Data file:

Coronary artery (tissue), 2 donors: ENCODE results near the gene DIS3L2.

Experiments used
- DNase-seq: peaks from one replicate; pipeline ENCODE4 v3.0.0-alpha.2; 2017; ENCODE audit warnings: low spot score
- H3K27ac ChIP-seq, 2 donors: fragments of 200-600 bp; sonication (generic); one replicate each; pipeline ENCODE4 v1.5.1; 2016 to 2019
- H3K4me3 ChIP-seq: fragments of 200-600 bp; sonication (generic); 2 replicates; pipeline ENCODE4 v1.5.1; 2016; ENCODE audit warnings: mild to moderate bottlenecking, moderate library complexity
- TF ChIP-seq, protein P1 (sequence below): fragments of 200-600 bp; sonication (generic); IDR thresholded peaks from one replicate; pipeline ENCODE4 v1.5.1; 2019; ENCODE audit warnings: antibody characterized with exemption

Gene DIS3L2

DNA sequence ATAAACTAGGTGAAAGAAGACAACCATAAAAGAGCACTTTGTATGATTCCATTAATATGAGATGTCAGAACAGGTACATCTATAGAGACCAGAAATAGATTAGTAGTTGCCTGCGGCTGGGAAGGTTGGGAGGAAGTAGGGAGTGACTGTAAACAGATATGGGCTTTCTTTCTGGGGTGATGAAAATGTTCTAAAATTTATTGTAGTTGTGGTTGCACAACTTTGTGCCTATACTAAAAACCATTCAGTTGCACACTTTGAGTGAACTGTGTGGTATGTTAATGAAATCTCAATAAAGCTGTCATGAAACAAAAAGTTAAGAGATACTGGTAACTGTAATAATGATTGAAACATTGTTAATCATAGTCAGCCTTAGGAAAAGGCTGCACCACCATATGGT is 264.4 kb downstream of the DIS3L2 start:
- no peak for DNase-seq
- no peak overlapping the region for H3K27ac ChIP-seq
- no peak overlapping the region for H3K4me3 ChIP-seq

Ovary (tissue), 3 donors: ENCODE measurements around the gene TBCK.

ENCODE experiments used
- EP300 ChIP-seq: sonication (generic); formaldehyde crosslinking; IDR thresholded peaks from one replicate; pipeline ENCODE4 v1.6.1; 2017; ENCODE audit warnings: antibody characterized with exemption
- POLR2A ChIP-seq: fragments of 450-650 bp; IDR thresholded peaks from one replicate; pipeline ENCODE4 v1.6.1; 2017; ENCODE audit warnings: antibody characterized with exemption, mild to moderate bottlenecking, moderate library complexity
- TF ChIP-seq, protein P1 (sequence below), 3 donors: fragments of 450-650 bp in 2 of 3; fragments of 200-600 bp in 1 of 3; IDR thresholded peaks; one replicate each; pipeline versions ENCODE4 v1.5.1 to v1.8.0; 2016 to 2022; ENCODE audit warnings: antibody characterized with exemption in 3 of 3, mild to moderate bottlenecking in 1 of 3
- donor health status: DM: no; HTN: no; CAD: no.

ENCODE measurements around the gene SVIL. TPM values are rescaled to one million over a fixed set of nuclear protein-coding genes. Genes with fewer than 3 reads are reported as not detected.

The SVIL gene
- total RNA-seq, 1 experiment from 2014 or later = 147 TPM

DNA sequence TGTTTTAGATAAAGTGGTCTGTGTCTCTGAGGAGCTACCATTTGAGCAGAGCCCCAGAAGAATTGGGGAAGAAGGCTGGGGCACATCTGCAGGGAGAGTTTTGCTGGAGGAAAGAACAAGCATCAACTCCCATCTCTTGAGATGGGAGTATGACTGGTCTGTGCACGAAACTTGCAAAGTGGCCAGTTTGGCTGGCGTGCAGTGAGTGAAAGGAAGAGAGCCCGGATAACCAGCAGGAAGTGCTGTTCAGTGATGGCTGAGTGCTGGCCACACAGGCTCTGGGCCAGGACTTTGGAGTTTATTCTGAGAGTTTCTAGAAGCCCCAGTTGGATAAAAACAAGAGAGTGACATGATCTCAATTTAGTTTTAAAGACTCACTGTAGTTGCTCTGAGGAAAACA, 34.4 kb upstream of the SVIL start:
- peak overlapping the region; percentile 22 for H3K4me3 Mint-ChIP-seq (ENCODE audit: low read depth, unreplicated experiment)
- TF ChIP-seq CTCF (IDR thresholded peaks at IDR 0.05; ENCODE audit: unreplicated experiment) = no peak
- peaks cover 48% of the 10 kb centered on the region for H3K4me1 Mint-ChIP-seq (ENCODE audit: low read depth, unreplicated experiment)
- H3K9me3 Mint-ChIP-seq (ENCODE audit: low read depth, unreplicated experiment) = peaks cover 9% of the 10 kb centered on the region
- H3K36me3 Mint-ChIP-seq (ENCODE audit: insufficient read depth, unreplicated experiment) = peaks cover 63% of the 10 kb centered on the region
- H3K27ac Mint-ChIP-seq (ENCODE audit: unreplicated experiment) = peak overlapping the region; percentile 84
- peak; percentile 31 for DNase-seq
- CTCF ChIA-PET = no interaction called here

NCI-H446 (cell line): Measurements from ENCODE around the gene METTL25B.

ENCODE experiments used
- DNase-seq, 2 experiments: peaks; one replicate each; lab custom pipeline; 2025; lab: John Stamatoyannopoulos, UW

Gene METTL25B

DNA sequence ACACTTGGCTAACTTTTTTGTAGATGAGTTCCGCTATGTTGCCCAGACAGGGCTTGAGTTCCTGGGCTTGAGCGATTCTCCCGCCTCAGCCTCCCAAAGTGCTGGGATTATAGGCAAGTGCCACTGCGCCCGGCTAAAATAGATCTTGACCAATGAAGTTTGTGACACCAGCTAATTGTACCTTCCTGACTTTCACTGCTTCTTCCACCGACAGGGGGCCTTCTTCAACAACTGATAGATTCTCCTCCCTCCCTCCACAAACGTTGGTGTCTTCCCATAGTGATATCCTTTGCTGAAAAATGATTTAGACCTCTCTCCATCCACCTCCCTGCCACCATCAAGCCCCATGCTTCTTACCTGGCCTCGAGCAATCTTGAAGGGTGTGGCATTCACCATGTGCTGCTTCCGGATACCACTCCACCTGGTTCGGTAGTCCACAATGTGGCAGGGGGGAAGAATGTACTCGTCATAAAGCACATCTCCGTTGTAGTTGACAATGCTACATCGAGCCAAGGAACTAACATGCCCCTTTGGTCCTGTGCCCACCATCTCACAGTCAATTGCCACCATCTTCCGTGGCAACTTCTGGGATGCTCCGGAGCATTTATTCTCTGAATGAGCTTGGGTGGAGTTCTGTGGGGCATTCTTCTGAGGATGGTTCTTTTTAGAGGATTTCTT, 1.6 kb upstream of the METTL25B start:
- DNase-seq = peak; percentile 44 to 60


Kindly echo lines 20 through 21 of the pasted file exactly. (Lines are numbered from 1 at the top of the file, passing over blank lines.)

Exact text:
- total RNA-seq, 1 experiment from 2014 or later = 147 TPM

DNA sequence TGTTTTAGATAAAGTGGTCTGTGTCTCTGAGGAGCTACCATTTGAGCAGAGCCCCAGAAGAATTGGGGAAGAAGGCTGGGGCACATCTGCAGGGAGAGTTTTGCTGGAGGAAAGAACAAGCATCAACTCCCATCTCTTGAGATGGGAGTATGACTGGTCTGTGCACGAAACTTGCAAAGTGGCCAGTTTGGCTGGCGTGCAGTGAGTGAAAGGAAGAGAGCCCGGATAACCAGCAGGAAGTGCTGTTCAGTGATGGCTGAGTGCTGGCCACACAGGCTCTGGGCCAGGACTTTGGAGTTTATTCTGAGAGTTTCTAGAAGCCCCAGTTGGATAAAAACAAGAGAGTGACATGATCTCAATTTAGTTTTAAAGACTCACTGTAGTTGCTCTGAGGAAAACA, 34.4 kb upstream of the SVIL start: